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J Asthma. 2014 Nov;51(9):913-21. doi: 10.3109/02770903.2014.930479. Epub 2014 Jun 27.

Geographic and racial variation in asthma prevalence and emergency department use among Medicaid-enrolled children in 14 southern states.

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National Center for Primary Care, Morehouse School of Medicine , Atlanta, GA , United States .



Despite evidence-based prevention and practice guidelines, asthma prevalence, treatment, and outcomes vary widely at individual and community levels. Asthma disproportionate/ly affects low-income and minority children, who comprise a large segment of the Medicaid population.


2007 Medicaid claims data from 14 southern states was mapped for 556 counties to describe the local area variation in 1-year asthma prevalence rates, emergency department (ED) visit rates, and racial disparity rate ratios.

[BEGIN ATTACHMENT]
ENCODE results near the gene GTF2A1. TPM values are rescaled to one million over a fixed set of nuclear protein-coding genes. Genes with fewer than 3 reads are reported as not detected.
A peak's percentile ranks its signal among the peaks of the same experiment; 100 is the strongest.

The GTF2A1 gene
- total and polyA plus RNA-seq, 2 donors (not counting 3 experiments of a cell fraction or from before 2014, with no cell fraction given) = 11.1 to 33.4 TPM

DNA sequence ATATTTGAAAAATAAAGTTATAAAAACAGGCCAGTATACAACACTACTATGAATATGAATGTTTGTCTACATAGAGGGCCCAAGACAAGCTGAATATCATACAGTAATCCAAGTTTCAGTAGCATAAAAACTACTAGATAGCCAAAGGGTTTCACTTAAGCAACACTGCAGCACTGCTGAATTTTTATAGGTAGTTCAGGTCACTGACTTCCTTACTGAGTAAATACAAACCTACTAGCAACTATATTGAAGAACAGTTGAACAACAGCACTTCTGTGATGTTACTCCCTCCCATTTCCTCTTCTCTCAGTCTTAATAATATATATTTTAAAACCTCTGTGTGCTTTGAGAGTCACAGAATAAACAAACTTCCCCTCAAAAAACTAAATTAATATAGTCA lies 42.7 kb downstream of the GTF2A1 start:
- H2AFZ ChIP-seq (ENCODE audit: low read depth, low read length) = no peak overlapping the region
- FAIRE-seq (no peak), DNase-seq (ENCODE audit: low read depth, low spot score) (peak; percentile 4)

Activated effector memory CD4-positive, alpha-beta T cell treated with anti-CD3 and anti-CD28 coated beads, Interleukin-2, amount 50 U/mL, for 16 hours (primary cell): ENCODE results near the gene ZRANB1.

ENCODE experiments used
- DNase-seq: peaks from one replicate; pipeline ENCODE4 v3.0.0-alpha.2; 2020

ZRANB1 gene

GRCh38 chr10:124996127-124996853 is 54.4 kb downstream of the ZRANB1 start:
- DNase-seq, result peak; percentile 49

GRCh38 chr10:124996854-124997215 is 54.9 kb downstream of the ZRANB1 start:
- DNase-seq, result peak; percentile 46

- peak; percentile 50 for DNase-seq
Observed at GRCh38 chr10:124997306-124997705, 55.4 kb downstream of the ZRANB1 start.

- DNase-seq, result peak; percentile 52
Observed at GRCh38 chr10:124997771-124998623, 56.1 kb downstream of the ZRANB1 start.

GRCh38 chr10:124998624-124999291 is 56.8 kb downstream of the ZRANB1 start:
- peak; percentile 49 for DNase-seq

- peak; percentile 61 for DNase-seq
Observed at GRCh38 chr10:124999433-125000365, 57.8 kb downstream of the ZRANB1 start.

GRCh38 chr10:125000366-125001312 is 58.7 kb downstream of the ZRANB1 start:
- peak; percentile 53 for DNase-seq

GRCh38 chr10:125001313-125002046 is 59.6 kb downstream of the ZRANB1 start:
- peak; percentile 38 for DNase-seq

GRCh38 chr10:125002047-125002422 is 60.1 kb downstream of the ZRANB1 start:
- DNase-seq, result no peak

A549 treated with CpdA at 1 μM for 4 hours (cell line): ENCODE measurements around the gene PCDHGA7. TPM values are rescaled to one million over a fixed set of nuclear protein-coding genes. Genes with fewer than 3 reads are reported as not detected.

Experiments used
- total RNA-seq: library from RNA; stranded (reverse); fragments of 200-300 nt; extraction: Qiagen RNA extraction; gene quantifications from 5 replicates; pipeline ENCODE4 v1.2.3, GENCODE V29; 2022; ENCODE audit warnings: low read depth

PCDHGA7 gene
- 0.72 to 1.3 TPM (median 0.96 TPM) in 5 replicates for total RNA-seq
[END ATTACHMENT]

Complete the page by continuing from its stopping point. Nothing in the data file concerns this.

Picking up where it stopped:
One-year period prevalence of asthma ranged from 2.8% in Florida to 6.4% in Alabama, with a median prevalence rate of 4.1%. At the county level, the prevalence was higher for Black children and ranged from 1.03% in Manatee County, FL, to 21.0% in Hockley County, TX. Black-White rate ratios of prevalence ranged from 0.49 in LeFlore County, MS, to 3.87 in Flagler County, FL. Adjusted asthma ED visit rates ranged from 2.2 per 1000 children in Maryland to 16.5 in Alabama, with a median Black-White ED-visit rate ratio of 2.4. Rates were higher for Black children, ranging from 0.80 per 1000 in Wicomico County, MD, to 70 per 1000 in DeSoto County, FL. Rate ratios of ED visits ranged from 0.25 in Vernon Parish, LA, to 25.28 in Nelson County, KY.


Low-income children with Medicaid coverage still experience substantial variation in asthma prevalence and outcomes from one community to another. The pattern of worse outcomes for Black children also varies widely across counties. Eliminating this variation could substantially improve overall outcomes and eliminate asthma disparities.


Asthma; health disparities; local-area variation

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